Community Health Care
50 Years of Service in Pierce County!
Help Us Celebrate!
Community Health Care history dates back to 1969. We are celebrating our 50th year of service by honoring HEALTH HEROES in our community. A healthy community is more than just access to clinical care. A healthy community encompasses all facets of what makes a community thrive. To celebrate our 50th Anniversary, Community Health Care is pleased to announce our Health Heroes program.
Health Heroes will be selected and honored throughout the year.
A VIRTUAL Health Heroes Celebration Event will be held on
5:30 Event/Social Hour begins
6:00 Program begins
We would love you to join us in our 2020 Health Heroes celebration by being a sponsor, hosting a table, or bringing a friend!
Download the program from our first Health Heroes celebration in 2019!
Learn more about what makes a healthy community!
In 2019, Community Health Care will serve nearly 47,000 patients, providing comprehensive primary Medical, Dental, Pharmacy and Behavioral Health Services through a clinic system that includes five medical and four dental clinics, as well as several thriving new residency programs. Fifty years ago, in 1969, the organization began quite humbly with no budget; simply a part-time clinic site staffed entirely by volunteers. The story of the organization’s origins, development and growth over the past half-century is an inspiring one, of which the Tacoma-Pierce County community can be proud.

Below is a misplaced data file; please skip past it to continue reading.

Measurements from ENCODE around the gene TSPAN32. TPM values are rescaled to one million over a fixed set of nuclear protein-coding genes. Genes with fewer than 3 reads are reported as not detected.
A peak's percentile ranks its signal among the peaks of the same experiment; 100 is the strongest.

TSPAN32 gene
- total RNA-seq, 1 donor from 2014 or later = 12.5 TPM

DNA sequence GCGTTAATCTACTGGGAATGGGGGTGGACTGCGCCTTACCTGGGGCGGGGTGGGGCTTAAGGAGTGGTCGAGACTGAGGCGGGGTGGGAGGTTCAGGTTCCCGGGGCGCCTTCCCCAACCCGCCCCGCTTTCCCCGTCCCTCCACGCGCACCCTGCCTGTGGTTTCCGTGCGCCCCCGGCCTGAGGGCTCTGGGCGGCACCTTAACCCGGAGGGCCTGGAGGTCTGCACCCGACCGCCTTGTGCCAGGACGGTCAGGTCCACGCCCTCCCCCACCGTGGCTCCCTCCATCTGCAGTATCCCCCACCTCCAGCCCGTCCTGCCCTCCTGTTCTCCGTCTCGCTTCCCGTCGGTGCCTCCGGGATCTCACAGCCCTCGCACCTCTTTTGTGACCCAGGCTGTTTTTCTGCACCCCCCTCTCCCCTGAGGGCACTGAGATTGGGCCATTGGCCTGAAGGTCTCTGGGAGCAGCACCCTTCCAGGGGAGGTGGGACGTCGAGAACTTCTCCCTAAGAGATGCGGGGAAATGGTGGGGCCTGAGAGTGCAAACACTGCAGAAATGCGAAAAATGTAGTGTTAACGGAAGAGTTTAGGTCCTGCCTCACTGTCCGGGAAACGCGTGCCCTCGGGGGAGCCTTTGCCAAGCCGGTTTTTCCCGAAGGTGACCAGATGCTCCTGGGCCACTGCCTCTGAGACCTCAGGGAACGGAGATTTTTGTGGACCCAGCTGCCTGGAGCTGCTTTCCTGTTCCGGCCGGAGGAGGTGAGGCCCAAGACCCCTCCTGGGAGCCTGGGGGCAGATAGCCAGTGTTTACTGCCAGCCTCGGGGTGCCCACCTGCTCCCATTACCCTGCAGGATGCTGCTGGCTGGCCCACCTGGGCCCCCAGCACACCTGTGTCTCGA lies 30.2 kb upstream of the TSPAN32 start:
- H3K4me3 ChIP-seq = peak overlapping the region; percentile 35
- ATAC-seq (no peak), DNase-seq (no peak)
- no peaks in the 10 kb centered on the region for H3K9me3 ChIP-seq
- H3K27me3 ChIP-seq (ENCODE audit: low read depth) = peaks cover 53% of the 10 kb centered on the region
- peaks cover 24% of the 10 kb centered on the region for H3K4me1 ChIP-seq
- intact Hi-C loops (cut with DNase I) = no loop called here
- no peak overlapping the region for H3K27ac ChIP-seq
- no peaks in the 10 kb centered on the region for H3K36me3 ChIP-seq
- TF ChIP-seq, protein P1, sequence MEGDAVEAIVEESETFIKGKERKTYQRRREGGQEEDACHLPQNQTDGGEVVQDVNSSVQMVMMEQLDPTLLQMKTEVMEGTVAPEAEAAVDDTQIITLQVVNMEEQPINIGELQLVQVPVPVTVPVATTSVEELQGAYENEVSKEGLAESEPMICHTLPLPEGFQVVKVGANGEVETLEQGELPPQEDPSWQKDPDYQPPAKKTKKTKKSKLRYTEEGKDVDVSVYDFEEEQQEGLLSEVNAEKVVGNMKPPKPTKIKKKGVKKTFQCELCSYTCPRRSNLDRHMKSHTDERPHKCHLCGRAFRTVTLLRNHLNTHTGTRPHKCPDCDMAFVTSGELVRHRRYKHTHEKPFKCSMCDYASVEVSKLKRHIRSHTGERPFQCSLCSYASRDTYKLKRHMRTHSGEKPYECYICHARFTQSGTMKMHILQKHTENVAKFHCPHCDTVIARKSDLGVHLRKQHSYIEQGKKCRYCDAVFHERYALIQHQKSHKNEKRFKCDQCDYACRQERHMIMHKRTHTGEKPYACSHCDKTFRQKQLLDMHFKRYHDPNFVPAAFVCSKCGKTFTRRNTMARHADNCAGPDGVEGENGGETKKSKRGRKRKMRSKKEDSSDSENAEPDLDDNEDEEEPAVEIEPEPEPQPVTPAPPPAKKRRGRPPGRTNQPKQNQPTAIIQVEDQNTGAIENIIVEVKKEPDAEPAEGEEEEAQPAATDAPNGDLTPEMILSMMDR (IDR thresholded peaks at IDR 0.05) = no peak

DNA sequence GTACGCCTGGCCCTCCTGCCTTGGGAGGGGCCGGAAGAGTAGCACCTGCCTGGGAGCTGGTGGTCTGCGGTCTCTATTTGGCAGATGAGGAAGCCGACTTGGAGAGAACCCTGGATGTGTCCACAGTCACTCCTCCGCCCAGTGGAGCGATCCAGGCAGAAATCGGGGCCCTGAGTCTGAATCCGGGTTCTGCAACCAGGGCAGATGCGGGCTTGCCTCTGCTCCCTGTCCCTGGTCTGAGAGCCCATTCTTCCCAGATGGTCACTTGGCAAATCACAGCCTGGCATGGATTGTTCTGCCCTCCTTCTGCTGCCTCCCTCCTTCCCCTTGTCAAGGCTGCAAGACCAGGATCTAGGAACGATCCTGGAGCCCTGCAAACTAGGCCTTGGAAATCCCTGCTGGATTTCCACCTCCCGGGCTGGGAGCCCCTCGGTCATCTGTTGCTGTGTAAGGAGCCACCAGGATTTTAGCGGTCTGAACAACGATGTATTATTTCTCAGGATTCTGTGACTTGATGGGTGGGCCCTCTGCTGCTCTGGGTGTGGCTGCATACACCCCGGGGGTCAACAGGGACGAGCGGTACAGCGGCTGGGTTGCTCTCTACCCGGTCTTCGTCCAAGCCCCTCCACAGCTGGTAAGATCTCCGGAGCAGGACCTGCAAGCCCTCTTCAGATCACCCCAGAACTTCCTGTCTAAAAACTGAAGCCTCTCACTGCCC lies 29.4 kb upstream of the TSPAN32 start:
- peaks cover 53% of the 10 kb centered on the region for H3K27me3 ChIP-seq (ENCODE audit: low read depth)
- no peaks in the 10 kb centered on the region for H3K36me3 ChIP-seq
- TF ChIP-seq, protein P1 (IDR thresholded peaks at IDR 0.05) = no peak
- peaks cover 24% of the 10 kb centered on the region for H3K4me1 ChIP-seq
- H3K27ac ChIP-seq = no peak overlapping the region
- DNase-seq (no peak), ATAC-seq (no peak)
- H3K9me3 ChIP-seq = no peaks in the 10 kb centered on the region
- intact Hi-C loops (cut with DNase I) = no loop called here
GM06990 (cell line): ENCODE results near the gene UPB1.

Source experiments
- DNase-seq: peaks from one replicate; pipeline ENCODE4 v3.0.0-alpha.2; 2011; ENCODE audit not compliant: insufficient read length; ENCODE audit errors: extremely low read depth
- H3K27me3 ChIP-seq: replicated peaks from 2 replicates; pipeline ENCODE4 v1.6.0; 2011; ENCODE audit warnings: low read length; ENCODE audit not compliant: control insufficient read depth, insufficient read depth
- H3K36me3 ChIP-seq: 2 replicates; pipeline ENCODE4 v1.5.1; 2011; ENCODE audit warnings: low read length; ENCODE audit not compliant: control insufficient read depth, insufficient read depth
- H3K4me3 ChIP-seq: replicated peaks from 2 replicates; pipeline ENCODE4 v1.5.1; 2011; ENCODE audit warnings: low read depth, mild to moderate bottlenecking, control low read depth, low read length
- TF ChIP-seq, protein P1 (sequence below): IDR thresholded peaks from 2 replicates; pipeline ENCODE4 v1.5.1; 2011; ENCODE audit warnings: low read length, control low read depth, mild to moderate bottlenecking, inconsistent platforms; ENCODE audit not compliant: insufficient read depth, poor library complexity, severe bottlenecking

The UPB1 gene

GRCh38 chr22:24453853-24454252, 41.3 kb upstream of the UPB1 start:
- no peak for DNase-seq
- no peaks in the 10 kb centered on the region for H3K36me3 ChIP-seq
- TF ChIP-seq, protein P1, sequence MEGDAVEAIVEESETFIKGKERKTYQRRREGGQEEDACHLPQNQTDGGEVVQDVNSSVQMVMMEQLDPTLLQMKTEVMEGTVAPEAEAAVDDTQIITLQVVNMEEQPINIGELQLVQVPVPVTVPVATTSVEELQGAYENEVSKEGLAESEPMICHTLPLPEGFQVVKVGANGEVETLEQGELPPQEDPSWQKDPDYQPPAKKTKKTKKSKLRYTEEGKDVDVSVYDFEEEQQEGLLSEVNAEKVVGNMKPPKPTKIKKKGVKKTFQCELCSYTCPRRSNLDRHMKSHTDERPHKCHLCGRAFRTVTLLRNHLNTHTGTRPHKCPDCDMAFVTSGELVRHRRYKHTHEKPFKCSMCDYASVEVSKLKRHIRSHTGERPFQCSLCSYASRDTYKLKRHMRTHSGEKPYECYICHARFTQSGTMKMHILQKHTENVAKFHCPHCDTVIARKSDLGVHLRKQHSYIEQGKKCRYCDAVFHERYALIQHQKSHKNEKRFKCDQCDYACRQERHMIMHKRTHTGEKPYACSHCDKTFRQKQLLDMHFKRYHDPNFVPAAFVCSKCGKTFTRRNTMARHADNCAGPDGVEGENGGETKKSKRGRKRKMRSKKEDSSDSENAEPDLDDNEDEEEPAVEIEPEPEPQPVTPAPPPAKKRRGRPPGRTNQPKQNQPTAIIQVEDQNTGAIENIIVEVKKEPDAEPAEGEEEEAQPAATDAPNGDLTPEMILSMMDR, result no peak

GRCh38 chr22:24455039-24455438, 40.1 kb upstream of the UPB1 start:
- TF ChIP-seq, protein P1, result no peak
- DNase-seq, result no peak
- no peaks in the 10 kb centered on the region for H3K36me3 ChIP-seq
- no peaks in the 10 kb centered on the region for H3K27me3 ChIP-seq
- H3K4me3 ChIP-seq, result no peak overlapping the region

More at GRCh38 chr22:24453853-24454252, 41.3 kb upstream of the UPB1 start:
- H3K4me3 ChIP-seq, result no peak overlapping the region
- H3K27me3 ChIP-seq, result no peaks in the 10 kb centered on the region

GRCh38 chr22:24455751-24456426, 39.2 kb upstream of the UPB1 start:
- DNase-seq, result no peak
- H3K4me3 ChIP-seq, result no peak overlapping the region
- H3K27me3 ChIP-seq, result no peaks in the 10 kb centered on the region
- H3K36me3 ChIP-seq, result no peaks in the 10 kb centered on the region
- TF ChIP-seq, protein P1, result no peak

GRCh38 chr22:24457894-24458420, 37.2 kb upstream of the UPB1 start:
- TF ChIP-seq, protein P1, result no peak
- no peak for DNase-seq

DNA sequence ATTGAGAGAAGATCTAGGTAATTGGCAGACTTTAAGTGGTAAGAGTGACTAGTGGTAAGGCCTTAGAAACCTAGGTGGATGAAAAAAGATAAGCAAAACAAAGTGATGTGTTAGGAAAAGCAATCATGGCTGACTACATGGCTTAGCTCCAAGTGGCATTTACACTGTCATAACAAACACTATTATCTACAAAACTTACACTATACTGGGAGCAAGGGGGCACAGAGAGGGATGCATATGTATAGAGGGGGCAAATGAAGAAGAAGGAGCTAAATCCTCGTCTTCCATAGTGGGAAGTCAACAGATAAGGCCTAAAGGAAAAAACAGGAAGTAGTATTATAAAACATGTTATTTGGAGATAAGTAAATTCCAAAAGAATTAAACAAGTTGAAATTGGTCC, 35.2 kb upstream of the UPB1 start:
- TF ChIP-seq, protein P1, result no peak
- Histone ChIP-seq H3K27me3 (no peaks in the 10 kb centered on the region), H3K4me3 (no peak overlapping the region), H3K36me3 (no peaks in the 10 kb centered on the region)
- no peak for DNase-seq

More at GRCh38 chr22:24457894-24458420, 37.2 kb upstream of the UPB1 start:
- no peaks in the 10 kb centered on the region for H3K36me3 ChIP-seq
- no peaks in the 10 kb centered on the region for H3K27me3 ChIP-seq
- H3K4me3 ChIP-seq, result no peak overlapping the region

In the late 1960s, local physicians and concerned citizens recognized the need for access to quality health care for Pierce County’s low-income and under-insured residents. The path ahead was not always obvious or easy, and Community Health Care has survived setbacks along the way. Through the hard work, dedication, and passion of medical professionals, community leaders, and volunteers, the organization continues to thrive in service of its mission: to provide the highest quality health care with compassionate and accessible service for all.